Tuesday, March 3, 2015
Book Review: "The Wonder Garden" by Lauren Acampora
Driving through a neighborhood, looking at the houses you pass by, do you ever stop and wonder about the lives of those who live there? Looking from the outside in, we never know about the problems people face, whether their lives are mundane or full of excitement and tension, what their desires and regrets are, and what drives them forward.
Lauren Acampora's intriguing, well-written collection of linked stories, The Wonder Garden, strives to give us insight into the lives of strangers, as she focuses on the residents of Old Cranbury, a well-heeled suburb not far from Manhattan. From John, the home inspector whose intense attention to detail in his professional life hasn't seemed to translate into his personal life; to Madeleine, whose life is upended when her husband leaves his corporate advertising job to pursue a career as a healer; from Harold, whose fascination with the brain veers into bizarre territory after he forms an alliance of sorts with a surgeon; to Camille, whose frustration with motherhood and life after divorce fuels her desire for a life elsewhere, these stories chronicle hope and disillusionment, happiness and hurt, desires realized and desires thwarted.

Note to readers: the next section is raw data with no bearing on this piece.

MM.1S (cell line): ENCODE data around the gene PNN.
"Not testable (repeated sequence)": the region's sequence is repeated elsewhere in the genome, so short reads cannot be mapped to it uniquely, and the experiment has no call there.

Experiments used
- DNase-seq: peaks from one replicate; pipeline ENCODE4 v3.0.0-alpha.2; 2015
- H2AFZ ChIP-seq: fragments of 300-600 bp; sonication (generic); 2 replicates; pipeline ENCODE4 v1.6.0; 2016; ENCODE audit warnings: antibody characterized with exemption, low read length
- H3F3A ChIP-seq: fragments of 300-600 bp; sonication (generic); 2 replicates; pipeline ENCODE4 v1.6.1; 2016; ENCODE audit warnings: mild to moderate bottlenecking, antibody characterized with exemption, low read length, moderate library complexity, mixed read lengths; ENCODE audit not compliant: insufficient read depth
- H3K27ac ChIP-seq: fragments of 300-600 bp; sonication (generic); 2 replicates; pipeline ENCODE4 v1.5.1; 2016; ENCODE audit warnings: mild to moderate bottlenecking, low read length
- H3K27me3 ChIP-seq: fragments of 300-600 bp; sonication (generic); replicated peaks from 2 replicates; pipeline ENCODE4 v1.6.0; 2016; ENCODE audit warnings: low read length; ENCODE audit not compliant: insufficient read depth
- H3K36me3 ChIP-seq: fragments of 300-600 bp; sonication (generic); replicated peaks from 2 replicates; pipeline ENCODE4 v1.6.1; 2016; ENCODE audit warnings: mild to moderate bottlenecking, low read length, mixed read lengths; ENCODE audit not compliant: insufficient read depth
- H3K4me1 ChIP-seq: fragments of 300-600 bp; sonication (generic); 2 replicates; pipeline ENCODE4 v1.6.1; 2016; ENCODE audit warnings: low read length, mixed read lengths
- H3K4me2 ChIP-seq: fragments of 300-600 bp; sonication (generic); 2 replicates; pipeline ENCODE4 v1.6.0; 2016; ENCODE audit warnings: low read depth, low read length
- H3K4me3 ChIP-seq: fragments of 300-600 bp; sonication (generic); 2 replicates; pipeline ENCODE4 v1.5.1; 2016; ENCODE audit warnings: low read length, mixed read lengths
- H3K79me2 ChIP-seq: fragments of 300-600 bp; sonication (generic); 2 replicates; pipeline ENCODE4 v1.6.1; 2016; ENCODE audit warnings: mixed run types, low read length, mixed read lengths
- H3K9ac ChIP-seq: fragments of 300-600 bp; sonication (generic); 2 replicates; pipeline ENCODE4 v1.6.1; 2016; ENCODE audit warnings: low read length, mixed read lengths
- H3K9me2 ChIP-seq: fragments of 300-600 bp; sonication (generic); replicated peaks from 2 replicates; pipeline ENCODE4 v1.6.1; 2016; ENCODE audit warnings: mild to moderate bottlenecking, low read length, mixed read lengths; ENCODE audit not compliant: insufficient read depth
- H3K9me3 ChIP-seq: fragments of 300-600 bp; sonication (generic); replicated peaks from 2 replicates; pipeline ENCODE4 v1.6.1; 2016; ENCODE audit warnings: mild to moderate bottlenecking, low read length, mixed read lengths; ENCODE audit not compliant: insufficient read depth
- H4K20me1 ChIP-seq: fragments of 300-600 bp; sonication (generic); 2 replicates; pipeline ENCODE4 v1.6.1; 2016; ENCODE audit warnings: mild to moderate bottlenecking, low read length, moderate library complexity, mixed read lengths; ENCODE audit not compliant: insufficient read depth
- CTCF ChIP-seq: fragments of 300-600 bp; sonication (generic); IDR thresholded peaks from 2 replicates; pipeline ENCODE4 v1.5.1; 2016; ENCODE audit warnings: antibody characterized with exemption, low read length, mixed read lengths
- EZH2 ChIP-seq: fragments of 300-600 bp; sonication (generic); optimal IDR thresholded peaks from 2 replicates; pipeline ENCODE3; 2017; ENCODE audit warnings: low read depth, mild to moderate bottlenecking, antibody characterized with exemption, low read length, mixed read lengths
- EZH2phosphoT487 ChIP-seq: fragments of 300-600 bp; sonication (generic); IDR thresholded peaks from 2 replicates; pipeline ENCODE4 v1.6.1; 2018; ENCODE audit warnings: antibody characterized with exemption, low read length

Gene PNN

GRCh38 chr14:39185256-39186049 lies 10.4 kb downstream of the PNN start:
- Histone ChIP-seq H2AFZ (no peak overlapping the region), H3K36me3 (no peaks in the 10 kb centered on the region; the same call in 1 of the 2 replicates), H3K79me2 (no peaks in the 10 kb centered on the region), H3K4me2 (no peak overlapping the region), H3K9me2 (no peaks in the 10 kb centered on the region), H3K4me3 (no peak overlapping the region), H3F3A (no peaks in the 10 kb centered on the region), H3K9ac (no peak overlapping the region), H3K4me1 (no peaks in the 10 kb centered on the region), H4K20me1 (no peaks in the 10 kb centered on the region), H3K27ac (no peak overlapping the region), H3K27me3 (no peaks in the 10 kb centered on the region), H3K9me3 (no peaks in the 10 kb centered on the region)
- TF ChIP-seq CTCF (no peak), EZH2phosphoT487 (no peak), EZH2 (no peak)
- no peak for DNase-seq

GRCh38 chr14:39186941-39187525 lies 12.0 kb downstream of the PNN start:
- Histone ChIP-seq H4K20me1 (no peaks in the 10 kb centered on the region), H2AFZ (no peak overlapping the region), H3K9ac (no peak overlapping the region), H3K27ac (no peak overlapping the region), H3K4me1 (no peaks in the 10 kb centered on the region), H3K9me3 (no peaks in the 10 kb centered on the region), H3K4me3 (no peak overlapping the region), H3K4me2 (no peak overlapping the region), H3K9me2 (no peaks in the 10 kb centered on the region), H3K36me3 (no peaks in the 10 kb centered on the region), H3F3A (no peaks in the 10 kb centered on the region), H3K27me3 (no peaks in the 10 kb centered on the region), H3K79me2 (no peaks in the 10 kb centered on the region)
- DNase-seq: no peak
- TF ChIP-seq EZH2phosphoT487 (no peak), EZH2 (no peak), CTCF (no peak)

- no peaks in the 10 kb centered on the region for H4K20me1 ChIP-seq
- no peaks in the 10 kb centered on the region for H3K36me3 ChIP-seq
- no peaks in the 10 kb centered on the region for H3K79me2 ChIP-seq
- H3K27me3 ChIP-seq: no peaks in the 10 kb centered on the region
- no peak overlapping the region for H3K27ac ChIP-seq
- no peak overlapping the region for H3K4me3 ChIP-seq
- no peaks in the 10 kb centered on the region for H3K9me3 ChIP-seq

Acampora does an excellent job creating a sense of a community, and although it's difficult at first to remember which characters were which as they showed up in future stories, once I did, I enjoyed catching another glimpse of them through the lens of another character or situation. Some of the characters are tremendously flawed, some of them are simply caught up in an unexpected or strange situation, and some are just trying to go about their daily lives.
Among my favorite stories in the collection were: "Ground Fault," which followed a home inspector whose personal life is more in disarray than his professional one, but some spillage is inevitable; "Floortime," about a woman struggling to reach her autistic son and willing to consider any means to do so; "Elevations," about a couple struggling with the separate needs of each person; "The Umbrella Bird," which chronicles a woman who must reconcile a drastic change in her husband; and "Moon Roof," in which a woman's inability to move into traffic underscores issues in the rest of her life.
I really enjoyed this collection and think Acampora is a terrific writer. A few of the stories didn't work for me, either because I found the main character so unlikeable or because I found the premise of the story less interesting, but on the whole this is a really strong collection, and definitely signals the arrival of a fantastic new talent.